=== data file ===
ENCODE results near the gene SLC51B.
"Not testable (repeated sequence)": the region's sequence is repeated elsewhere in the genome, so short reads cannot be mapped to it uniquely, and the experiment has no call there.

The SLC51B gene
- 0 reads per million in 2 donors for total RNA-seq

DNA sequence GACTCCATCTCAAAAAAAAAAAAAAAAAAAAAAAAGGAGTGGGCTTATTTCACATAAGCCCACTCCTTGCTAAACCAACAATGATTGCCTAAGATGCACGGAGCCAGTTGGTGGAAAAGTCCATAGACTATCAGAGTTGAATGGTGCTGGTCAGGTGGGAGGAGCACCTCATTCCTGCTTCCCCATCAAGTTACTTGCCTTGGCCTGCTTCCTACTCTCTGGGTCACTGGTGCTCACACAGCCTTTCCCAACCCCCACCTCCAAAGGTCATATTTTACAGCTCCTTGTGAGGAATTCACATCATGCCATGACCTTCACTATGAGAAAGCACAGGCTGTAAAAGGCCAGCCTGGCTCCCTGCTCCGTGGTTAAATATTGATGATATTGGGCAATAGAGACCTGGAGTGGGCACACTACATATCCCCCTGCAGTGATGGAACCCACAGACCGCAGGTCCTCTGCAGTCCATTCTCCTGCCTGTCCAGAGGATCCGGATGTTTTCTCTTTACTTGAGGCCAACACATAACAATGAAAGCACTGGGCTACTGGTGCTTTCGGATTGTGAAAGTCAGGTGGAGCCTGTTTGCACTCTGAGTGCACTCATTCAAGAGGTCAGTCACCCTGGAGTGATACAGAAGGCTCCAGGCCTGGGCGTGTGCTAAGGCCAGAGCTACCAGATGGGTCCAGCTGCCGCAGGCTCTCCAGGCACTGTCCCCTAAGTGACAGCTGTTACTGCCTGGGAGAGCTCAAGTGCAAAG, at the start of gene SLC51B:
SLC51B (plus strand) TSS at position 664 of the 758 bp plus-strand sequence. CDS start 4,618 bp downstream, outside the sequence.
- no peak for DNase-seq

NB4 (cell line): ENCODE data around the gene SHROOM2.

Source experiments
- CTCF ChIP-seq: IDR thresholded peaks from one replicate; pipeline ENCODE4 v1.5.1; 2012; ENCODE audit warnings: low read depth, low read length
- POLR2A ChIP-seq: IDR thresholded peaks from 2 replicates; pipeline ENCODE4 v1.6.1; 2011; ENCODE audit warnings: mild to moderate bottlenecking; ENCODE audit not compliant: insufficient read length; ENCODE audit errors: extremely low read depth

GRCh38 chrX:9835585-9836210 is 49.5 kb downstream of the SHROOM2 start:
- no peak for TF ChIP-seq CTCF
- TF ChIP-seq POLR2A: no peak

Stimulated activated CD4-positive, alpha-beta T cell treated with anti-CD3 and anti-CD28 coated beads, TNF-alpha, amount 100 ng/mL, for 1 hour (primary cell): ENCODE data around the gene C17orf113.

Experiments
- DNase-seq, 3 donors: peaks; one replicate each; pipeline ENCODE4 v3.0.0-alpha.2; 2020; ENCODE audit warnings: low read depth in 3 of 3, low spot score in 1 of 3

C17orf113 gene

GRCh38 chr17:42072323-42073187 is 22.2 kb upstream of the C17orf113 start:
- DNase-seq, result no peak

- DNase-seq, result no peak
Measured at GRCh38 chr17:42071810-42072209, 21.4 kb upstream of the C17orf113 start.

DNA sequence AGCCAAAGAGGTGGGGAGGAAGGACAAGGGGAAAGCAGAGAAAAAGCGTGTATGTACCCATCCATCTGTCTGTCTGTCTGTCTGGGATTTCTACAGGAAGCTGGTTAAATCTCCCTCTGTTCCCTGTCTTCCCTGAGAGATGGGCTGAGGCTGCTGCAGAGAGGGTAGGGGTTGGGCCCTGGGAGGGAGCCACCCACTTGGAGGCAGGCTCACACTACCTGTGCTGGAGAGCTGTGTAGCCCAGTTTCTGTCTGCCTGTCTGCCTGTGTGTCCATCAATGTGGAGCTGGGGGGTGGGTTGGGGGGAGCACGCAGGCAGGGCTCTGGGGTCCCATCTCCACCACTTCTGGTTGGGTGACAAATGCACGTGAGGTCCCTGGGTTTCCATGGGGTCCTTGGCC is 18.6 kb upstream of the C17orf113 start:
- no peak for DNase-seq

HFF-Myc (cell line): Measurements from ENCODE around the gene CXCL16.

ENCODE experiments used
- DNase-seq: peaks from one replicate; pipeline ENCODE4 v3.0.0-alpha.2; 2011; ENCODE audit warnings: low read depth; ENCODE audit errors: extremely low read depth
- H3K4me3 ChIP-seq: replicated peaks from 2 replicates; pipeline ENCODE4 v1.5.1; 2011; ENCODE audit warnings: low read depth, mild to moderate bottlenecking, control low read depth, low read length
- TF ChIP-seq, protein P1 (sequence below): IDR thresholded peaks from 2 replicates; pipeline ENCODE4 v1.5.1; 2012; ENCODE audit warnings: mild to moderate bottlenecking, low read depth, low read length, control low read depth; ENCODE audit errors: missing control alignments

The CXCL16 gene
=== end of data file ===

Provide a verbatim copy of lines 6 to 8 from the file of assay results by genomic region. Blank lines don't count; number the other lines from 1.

SLC51B (plus strand) TSS at position 664 of the 758 bp plus-strand sequence. CDS start 4,618 bp downstream, outside the sequence.
- no peak for DNase-seq

NB4 (cell line): ENCODE data around the gene SHROOM2.